A trip to Frieze and SUNDAY
Alice, myself and Kornelia a studio artist at Airspace were nominated by the gallery to take part in Turning Point West Midland’s trip to Frieze art fair. Turning Point a network for the visual arts in the West Midlands organized our trip to London where we met other artists and explored both SUNDAY Art Fair and Frieze. And as part of our trip the Contemporary Arts Society also gave us a tour of both fairs. As I have been to Frieze once before and was an intern for SUNDAY Art Fair last year I was familiar with both fairs, however, the tours offered a much more insightfully experience. At SUNDAY, Rob Tufnell one of its organizer spoke to us about the origins of the fair and its aims, as well as his own gallery and the artist he was currently showing. A few other gallery directors spoke to us about the artists they were showing. It was extremely fascinating to hear how the galleries spoke about and represented each artist.
At Frieze Art Fair our tour included visiting a selection of the stalls and listening to the directors speak about their artists. Some spoke at length, describing in detail the artist ideas and works, while other spoke more briefly, selecting a key area of the artist’s interests. After our tour we were free to roam the fair, which I felt, was much needed after the group tours. Walking through the stalls I could explore the works that caught my eye. As always there was a lot to see and a great buzzy about the place, with performances happening throughout the day. The trip with Turning point was a great opportunity to explore both fairs in London.
More recently I attended one of Airspace Gallery’s Artist Soup Kitchen events. Susan Jones, who was until recently the Director of a-n came and spoke to a small group of us about the importance of artist-led activities, the value of artist within communities and paying artists. Throughout the talk we were able to write our thoughts and highlight points discussed on the tablecloth. These contributions will come together in a book along with the soup recipes. After Susan highlighted on some extremely thought provoking points, we were then served a delicious soup made by Anna Francis. The talk then continued and others began to contribute to the discussion. It was great to hear what the other artist had to say on the topic and some point really stuck with me, making me rethink a few things. I felt I was not able to contribute as much as the others, having just graduated and only just beginning to find my feet as an artist, but it was great to hear the experiences of the other artists. The Soup Kitchen was great format for discussion and the soup was excellent!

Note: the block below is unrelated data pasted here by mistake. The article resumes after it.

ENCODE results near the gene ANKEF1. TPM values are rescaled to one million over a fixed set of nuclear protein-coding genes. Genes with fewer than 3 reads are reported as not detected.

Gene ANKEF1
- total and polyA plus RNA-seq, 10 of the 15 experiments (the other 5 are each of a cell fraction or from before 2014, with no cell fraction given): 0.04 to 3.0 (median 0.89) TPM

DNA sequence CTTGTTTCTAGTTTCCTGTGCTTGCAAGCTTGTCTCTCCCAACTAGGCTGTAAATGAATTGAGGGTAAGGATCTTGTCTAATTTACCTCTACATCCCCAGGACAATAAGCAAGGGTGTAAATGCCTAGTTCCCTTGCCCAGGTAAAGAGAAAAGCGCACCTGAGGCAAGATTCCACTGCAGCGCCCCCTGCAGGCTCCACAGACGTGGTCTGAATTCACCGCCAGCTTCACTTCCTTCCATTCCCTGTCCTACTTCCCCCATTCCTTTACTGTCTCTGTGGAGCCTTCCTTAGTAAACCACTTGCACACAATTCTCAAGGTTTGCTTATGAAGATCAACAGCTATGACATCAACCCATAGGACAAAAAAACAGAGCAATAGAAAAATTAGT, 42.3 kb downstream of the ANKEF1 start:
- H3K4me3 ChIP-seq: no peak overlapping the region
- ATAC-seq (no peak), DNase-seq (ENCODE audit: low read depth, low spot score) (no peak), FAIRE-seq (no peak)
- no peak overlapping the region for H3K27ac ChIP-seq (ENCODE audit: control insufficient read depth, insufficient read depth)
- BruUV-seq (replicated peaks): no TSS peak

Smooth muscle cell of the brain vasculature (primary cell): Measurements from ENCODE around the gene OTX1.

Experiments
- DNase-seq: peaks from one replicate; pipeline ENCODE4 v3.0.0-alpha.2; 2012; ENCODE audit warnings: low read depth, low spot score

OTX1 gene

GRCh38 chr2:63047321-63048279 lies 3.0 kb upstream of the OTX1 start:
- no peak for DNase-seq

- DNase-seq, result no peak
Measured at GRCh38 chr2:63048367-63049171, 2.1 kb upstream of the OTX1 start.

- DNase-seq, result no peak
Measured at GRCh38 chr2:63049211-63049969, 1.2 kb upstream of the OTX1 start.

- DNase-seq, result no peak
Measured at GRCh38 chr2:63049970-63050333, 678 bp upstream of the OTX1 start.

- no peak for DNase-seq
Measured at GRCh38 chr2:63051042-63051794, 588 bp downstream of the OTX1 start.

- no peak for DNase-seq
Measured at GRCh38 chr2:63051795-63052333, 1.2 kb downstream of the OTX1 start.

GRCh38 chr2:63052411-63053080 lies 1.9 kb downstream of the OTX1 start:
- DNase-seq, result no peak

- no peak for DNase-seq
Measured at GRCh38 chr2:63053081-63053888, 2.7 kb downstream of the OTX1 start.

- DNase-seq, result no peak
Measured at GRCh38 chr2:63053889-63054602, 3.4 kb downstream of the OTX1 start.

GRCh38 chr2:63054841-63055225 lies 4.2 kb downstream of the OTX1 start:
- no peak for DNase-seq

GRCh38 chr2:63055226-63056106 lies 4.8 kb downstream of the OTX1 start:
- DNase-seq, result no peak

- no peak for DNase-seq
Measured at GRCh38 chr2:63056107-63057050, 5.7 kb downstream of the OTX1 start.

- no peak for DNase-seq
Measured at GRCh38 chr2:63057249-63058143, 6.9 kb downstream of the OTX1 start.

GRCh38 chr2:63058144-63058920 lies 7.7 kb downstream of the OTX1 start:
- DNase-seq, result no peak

So these are some of the things I have been getting up to on my residency at Airspace Gallery this month. Check my blog at : naomiharwin.tumblr.com if you would like to see my studio work.